For me the most dubious element of Strauss’s Salome is not its eroticism or necrophilia but the inability of his music to convince me whether there is anything he actually disapproves of in the story. Perhaps worst of all there is the caricature of four bickering Jews (seemingly straight out of modern Woody Allen film) who are having a theological argument about the fate of the prisoner that verges on anti-Semitism. I am not even convinced how strongly Strauss feels about Jokanaan as he has him droning on with his incessant sermonising for half of his role from the cistern he is confined to. Never is there any blame evident in the music, so much so that when Herod orders the death of the monstrous girl who has kissed the lips of the prophet’s decapitated head, the chords describe the execution, but do not condemn. But these are all philosophical matters that often need to be addressed with Strauss; however it didn’t seem to matter so much on this occasion.

Unfortunately there have been many more charismatic Jokanaans than Egins Silinš, who despite a suitably robust voice seemed little more than a subsidiary character in the action that evolved around him. Once the setting became familiar many of the other lesser characters actually just stood around watching to leave the three most important ones, Herodias, Salome and Herod, centre-stage in what became little more than a costumed semi-staging.

Really the way it turned out the opera should have been renamed Herod, so potently did Stig Andersen sing this role that is usually reserved for a character tenor or heldentenor in vocal decline. Andersen, though far from the slim Siegfried of years past, still sings Tristan – and sounds as though he can still sing it well – so here his Herod was little more than a disreputable Tristan, but very good he was performing it like that. Often sitting right in the middle of the action (such as it was) I found it impossible not to focus my attention on him when he was onstage. Rosalind Plowright’s imperious presence and voice was mightily impressive as Herodias, his haughty scheming wife. The elegant tenor Will Hartmann made much of the short but very important role of Narraboth, the deluded captain who stabs himself in deepest despair over his infatuation for Salome and the rest of cast shone in the scraps of music Strauss allots to them.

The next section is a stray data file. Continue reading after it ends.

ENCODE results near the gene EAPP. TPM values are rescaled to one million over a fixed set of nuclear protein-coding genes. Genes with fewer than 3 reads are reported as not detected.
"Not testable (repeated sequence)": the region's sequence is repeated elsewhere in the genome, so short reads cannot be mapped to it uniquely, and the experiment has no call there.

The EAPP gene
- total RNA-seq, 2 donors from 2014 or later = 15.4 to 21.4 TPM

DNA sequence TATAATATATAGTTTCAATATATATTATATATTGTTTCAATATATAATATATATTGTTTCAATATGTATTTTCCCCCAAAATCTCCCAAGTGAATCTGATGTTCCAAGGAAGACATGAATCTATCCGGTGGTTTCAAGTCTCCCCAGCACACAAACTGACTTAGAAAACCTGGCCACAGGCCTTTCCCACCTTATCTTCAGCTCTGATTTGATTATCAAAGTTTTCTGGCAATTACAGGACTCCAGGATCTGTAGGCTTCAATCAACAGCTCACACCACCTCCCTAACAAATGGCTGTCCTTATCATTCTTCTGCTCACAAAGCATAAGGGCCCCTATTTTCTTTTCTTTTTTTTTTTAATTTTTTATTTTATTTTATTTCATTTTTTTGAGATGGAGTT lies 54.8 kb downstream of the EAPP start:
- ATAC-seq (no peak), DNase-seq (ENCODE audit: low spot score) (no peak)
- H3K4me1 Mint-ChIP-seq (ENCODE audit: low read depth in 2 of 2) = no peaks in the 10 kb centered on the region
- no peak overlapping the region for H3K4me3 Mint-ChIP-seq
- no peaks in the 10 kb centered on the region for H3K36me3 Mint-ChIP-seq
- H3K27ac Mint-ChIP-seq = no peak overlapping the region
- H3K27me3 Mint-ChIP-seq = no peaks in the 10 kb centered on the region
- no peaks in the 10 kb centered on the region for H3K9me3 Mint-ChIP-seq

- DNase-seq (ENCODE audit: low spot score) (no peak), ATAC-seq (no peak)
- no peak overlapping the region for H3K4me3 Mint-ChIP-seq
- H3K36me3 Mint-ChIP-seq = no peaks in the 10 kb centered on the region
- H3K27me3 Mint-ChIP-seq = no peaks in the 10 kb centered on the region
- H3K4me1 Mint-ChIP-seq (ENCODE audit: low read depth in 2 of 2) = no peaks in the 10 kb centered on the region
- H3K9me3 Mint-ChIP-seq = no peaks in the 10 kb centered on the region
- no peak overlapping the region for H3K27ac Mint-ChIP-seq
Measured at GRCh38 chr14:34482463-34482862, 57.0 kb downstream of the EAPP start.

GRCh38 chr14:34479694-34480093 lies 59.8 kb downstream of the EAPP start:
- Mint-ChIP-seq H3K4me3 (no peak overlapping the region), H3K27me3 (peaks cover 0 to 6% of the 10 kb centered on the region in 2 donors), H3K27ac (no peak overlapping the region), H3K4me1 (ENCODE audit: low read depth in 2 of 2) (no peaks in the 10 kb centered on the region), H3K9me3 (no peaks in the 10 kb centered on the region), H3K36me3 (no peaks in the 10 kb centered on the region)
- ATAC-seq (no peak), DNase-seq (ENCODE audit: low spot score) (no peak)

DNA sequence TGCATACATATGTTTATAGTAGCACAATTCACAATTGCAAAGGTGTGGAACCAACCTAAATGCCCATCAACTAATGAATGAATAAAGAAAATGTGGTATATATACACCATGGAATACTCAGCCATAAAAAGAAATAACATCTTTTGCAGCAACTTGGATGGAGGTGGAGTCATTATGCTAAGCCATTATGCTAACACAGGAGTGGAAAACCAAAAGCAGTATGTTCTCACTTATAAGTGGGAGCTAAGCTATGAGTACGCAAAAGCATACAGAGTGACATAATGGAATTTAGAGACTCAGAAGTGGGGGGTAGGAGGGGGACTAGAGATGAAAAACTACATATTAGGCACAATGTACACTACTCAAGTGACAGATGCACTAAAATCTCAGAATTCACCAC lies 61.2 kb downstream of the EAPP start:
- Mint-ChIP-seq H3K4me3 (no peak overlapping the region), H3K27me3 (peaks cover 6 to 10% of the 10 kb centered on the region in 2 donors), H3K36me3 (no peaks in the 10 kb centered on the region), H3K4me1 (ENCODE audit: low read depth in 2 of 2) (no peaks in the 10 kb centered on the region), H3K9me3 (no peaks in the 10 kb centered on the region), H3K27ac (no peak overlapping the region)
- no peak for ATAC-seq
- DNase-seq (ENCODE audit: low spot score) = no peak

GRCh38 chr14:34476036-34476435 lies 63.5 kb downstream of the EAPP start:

Angela Denoke’s Salome first appears in a slinky, silver gown and whilst never the young girl of the biblical story, she portrays what McVicar asks of her very well and is quite believable. However her singing, though mostly secure, never has the freedom this role demands and perhaps it is wise she will not now be attempting Brünnhilde at Bayreuth in 2013.

Best of all was Andris Nelsons and the outstanding Royal Opera House orchestra whose symphonic-like accompaniment would have been worth listening to even without the voices. Along with Semyon Bychkov, Nelsons seems to be another conductor intent on showing his credentials to the powers-that-be at Covent Garden as a potential successor to Pappano as music director when he eventually moves on. There was a wonderful rhapsodic intensity to his account that brought out all the shimmering quasi-Wagnerian colours in the score. With his energetic yet elastic conducting, Nelsons seems to have an ability to make familiar music sound new and for whatever reason, this Salome was unlike any other I have previously heard. Actually its innate late-romanticism was often at odds with the unpleasant story and McVicar’s brutal stage imagery.

Jim Pritchard